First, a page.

Philosophy & AmbitionChateau Pabus
Château Pabus’ Grand Ambitions
The Pabus property on the Sadirac hills barely covers a few acres of vines and a number of plants so small, you could almost assign a name to each of them.
The bunches of grapes flourish with individual attention and are picked with care when the grapes are perfectly ripe.
All this effort is for a few hundred litres of a wine with attention lavished on it like a prince. Château Pabus produces exceptional ‘niche wines’, the progress of which can be measured with every new vintage. All this effort is expended to make connoisseurs want to try this superior Bordeaux.
The Pabus Philosophy Embraced by the Team
Obviously, there is no such thing as chance in life. There has always been a swan on the small lake at Pabus. It doesn’t take long to understand the marvellous magic of this majestic bird and the landscape. Its unique light, profusion and reconciliation with nature.
In fact, the swan symbolises Château Pabus and the values embraced by the team: discretion, balance, nobility, elegance and a drive to conquer…
Robert s. Dow
“After forty years in finance, I was looking for something new to dig my teeth into. My daughter knows I love Bordeaux wines, so she persuaded me to invest in a property in the area. After a couple of visits, we fell in love with Château Pabus. I wanted to make sure it would continue to be run using modern methods, so in 2012, I entrusted its management to its former owner, Kris Couvent, a Belgian wine merchant. Our determination knew no bounds. We were ready to do everything to elevate Pabus to the pinnacle of the appellation and undertook some serious work on the property. As part of our obsession with quality, I decided to call in the best experts and engaged Michel Rolland and his lieutenant Bruno Lacoste. Our shared objective was to promote precision in the vineyard and rational winemaking to bring out the very best of our terroir. With our dream team in place, our outlook is serene.”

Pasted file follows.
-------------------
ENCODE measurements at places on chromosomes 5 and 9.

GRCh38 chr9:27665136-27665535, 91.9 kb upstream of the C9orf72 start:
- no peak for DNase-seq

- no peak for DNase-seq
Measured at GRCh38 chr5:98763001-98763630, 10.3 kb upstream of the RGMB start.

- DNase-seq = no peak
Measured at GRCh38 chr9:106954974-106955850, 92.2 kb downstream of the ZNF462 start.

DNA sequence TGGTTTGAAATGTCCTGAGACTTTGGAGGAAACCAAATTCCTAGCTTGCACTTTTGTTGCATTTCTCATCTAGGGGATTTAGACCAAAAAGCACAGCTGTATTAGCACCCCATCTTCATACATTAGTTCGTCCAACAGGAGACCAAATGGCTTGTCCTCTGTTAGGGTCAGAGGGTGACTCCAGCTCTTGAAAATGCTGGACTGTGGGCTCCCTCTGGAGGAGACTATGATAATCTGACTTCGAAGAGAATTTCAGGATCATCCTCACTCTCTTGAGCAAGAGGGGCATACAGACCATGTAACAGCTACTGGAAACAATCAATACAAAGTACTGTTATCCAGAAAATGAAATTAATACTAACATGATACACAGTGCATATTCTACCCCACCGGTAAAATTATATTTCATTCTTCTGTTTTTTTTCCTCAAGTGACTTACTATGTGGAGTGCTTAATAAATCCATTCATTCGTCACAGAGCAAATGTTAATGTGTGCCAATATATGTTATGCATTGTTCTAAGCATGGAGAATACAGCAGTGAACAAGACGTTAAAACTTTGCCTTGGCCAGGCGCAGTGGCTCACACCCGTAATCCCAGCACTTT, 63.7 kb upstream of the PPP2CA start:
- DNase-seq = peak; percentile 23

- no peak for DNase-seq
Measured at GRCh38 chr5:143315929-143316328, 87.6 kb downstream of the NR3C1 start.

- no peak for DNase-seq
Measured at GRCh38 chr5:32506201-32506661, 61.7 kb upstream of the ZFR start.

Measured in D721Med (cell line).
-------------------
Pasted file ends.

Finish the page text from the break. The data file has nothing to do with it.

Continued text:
“Robert Dow has retired from business now. Like any wine lover, he dreamt of having his own wine estate and making his own wines. He isn’t a snob at all. He didn’t have to own a cru classé. He wanted to uncover a pretty little property with a good quality terroir. Since he’s a tireless perfectionist, he wanted to renovate the buildings, install ultra-efficient equipment and adopt practices and procedures of excellence both in the vines and in the winery, in order to extract the very quintessence of this terroir.